Home invasion thrillers like recent offerings The Strangers or the fabulous and terrifying Ils owe a debt of course to Michael Haneke’s genre defining Funny Games. With little ground left to cover, it’s impressive how director Todd Levin’s managed to create a neat little gem out of familiar trappings.
When a young couple (Milo Ventimiglia and Sarah Shahi), grieving over the death of their son, are awoken in the night by Sara Paxton’s anxious visitor they’re apprehensive at first about her story of masked men stalking her. However, once it becomes clear they’re in danger themselves, it’s not long before they’re the prey in a deadly game.
At a lean 80 minutes (a whole four minutes longer than the aforementioned, taut Ils) Static could never be accused of being just that. Throwing in the usual clichés – sudden window appearances, disappearing behind the car bonnet, the wounded wife – the first hour or so of Levin’s thriller isn’t the most original piece of cinema. Coupled with a mid-act twist you’ll see coming before the knock on the door, you might think Static has little to keep you watching. But do.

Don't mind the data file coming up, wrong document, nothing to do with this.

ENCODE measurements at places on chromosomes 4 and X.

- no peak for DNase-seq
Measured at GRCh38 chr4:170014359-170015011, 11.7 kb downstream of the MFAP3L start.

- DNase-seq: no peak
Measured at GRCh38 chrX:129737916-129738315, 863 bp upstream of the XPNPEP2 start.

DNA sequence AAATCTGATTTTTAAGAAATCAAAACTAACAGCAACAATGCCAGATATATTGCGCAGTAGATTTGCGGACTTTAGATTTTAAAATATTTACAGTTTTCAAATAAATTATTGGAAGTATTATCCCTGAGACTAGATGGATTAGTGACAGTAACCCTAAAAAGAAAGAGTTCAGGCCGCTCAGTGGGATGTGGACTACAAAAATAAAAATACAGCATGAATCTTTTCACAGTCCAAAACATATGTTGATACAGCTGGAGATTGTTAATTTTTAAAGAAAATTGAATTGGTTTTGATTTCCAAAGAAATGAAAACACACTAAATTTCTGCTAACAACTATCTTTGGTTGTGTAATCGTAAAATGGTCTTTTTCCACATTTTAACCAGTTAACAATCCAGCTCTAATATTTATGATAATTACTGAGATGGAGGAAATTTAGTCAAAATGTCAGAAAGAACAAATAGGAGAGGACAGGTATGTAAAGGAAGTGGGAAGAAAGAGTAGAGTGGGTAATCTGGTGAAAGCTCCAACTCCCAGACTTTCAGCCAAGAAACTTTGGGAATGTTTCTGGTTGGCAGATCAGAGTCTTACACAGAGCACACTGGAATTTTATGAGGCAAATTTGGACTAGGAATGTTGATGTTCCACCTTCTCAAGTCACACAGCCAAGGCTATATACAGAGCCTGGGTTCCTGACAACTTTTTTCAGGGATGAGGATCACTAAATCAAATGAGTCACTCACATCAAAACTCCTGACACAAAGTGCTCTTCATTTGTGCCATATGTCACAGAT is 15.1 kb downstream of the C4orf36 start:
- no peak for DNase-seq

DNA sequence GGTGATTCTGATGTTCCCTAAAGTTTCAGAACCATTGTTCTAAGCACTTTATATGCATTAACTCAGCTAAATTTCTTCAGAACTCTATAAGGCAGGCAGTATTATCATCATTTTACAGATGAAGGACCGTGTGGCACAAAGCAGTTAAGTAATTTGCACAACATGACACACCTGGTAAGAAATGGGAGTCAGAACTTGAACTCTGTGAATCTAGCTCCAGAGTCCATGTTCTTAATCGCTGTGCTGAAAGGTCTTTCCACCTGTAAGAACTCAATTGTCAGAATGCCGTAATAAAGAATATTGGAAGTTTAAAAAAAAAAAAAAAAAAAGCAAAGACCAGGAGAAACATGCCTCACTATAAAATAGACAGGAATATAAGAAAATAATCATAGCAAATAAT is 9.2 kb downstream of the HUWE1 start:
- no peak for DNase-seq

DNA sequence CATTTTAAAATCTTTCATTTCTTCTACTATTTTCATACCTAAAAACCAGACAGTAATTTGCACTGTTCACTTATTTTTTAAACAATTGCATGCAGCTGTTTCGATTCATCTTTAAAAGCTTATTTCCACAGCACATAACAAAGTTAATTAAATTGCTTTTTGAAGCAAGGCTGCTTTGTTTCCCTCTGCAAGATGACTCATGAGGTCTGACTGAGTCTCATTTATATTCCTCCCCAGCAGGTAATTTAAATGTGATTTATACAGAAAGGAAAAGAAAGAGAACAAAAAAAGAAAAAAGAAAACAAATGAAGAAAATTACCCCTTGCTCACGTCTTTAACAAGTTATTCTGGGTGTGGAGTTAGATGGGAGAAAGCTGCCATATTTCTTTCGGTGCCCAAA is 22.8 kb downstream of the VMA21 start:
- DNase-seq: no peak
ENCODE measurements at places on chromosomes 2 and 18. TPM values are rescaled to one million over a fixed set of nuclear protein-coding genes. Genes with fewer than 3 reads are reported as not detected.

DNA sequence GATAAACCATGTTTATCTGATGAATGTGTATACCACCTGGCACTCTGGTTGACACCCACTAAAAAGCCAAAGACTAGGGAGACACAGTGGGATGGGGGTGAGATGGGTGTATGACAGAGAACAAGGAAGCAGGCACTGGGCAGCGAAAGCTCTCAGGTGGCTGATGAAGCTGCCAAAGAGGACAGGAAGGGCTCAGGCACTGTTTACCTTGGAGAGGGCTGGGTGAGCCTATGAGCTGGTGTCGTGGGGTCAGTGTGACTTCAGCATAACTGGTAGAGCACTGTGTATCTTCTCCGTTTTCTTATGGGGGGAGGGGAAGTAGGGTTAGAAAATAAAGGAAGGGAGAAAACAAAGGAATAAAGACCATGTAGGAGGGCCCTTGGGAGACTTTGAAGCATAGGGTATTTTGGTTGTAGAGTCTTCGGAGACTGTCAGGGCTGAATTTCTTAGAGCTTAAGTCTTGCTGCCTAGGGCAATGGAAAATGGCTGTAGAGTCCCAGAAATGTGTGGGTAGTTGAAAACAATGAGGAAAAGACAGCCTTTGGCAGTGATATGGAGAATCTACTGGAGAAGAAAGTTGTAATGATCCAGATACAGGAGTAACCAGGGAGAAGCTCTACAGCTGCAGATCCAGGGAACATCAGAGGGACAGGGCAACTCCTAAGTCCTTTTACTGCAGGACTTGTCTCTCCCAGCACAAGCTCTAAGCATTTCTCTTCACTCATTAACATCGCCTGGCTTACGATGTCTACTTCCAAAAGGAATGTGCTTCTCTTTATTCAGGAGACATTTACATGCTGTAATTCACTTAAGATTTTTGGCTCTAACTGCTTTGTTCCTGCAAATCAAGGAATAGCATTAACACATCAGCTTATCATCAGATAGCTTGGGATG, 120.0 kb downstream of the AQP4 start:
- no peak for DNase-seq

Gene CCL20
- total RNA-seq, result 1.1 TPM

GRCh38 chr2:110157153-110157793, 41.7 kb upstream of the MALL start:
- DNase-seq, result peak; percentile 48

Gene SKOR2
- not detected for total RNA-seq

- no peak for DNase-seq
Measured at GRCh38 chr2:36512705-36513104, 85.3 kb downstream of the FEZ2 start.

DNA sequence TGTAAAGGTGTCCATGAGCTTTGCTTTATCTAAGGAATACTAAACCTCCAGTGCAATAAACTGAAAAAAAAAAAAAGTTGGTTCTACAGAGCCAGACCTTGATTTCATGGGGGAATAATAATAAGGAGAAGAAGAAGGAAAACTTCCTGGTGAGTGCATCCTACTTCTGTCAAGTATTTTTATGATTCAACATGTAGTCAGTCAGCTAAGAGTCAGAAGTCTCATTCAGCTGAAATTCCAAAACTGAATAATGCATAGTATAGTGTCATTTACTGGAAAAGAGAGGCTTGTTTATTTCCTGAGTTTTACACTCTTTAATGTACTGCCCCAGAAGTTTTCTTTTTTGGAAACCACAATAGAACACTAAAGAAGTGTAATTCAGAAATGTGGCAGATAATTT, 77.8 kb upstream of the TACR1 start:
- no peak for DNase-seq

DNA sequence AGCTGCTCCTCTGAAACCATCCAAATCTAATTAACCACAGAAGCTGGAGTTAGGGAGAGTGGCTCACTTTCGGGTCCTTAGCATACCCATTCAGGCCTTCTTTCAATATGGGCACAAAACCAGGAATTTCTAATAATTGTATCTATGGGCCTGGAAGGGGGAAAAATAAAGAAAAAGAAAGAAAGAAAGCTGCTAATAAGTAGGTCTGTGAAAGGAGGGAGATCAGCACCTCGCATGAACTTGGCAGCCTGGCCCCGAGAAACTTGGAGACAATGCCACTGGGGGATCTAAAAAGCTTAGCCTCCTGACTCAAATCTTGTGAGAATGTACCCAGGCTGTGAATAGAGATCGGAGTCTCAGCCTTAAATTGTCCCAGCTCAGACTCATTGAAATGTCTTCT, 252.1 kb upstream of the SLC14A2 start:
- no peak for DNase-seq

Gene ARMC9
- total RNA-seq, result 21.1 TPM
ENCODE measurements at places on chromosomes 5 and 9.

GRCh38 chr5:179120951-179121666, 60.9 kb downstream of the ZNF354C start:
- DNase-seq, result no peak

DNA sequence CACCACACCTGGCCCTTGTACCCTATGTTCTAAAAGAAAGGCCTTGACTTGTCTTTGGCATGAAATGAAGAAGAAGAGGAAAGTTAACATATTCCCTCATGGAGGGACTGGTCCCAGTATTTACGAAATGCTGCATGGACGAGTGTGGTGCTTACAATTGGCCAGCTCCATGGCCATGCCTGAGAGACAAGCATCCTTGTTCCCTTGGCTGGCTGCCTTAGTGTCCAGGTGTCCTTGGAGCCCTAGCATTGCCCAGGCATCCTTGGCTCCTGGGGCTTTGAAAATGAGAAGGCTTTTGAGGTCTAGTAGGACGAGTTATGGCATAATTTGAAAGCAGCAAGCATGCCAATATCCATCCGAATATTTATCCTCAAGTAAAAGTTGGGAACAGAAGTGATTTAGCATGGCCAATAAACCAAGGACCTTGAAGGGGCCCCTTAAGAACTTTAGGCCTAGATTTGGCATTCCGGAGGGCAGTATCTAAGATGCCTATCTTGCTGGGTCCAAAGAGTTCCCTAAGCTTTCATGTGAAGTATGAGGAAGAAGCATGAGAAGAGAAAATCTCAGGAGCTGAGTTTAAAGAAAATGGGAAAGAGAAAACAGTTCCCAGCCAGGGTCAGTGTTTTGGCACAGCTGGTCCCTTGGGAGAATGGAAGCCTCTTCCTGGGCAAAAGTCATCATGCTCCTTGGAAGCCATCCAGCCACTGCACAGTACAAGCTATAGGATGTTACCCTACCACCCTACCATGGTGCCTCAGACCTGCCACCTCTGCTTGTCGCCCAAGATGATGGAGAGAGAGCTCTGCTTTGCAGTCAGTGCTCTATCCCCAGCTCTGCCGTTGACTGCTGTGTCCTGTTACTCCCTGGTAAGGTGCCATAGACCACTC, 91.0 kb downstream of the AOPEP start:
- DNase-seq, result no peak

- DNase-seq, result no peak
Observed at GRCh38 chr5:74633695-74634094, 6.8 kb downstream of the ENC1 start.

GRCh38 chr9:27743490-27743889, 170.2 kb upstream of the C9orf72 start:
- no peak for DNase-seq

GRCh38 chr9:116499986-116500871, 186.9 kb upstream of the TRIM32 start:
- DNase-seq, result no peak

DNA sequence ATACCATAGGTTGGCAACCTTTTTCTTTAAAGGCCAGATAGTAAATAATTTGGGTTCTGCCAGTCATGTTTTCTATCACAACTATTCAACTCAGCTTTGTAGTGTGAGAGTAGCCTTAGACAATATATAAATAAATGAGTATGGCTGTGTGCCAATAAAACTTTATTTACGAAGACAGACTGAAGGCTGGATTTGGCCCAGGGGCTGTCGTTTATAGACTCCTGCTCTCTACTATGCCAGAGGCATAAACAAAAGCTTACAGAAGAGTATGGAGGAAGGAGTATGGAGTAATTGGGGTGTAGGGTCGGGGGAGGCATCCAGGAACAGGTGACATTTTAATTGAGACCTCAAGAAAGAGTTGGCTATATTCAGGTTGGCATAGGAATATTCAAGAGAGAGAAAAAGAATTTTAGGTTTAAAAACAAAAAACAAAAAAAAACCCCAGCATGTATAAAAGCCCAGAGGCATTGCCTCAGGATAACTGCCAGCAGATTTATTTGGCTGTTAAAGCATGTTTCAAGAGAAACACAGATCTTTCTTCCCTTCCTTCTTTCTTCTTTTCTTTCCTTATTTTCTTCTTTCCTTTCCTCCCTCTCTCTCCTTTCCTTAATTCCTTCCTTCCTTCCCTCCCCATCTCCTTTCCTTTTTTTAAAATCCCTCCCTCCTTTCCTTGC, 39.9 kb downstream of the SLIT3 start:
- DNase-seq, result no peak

That’s not to be say the performances (Paxton reviving a much creepier incarnation than last seen in The Innkeepers) aren’t up to scratch, with Ventimiglia proving a capable lead as the writer caught in a confusing trap and Shahi given a little more to do than scream and look scared.
But when it becomes clear exactly what these masked intruders are up to Levin’s film enters a rather different realm.
Whether you buy into that will very much affect your enjoyment of the film and though Levin throws in the kind of twist M. Night Shyamalan seems to have deserted, there’s a sense of completeness, when it comes, that makes Static stand out from the crowd. There’s nothing fuzzy about this film’s intentions then.